How Pets Are Accounted for in a Divorce

In the United States, there are just over 63 million households that have a dog, and there are another nearly 43 million households that have at least one cat. Therefore, it isn’t uncommon for married couples to own pets themselves. Let’s look at how pets are treated in divorce cases and how you can assert your rights to an animal to which you may have a strong attachment.

Pets Are Generally Considered to Be Property

It is important to mention that pets are considered property under state law even if you may consider them to be a part of your family. Therefore, you will obtain custody of an animal in much the same way that you would obtain possession of a couch or money inside of a bank account. As New Jersey is an equitable distribution state, it may be possible to obtain sole custody of an animal in exchange for other assets that you and your spouse possess together.

Is the Pet Separate Property?

If you can show that the pet is separate property, you will likely be able to keep it regardless of what your former spouse wants. An animal may be separate property if you owned it prior to the start of the marriage or used money that was considered separate property to buy it.

The Needs of the Animal Are Taken Into Account

A court is more likely to grant custody or visitation rights to an animal to the person who can best care for it. Therefore, you may need to be prepared to show that you are willing to feed it, play with it and take care of its medical needs. If you have children, it is important to show that neither your children nor the animal will be harmed by sharing a house together.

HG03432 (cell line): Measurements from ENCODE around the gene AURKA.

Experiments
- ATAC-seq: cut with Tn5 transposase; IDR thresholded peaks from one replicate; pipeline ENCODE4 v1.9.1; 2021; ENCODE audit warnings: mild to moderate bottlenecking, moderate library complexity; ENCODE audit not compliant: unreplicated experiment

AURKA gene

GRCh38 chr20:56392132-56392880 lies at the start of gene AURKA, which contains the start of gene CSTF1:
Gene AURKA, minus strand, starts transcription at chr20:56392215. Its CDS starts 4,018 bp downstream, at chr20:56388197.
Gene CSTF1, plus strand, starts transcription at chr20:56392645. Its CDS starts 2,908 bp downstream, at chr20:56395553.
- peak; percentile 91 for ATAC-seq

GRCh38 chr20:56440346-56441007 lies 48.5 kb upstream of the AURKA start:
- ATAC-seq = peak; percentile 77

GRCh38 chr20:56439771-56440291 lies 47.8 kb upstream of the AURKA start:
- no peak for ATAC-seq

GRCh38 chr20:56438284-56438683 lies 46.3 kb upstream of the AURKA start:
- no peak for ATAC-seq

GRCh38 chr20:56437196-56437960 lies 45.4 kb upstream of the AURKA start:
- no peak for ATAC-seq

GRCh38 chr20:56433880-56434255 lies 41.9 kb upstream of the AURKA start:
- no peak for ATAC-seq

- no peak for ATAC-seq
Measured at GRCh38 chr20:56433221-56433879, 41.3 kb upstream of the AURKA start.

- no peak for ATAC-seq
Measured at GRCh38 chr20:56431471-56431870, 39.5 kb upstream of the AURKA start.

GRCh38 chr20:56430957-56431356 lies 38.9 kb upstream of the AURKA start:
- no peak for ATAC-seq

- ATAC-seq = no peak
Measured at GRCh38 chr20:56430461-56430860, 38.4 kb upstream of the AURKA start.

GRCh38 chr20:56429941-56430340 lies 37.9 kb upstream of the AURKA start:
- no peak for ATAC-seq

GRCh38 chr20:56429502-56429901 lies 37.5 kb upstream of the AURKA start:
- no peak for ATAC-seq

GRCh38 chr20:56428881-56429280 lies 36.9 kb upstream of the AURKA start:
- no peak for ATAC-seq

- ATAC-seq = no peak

Harming an Animal Could Be Considered Domestic Abuse

In a domestic dispute, you or your spouse may feel compelled to use an animal as a way to get back at one another. It is important to note that harming an animal to get back at a former spouse could be considered an act of domestic abuse. The same could be true if you or your former spouse threatens to harm a pet.

Giving the Animal Away Could Be the Answer

Let’s say that you are moving from a home to a small apartment that doesn’t provide enough room for your large dog. Let’s also say that your former spouse has no interest in taking care of the animal, either. In such a scenario, you may be required to give the dog to a local shelter or otherwise make an effort to find a new home for your pet.

If you and your spouse are on good terms, it may be possible to work together to find a loving home for your animal. In some cases, this could mean letting a close friend or family member become its new parent. This may be ideal if you have children as it means that they could still interact with their furry friend on a regular basis.

Will a Pet Parenting Plan Hold Up in Court?

If you are able to come to a pet parenting agreement with your former spouse, it is likely that a judge will allow it to stand. However, courts generally don’t want to spend a lot of time resolving disputes involving animals. Instead, it may be a good idea to talk with a family law attorney about the best ways to get a spouse to honor the agreement. It may also be a good idea to work with a mediator to resolve issues related to a pet parenting agreement.

The next time that you need help resolving a family law issue, contact the attorneys at Morgenstern & Rochester today. You can reach us in Cherry Hill by calling (856) 489-6200 or sending a fax to (856) 424-6977.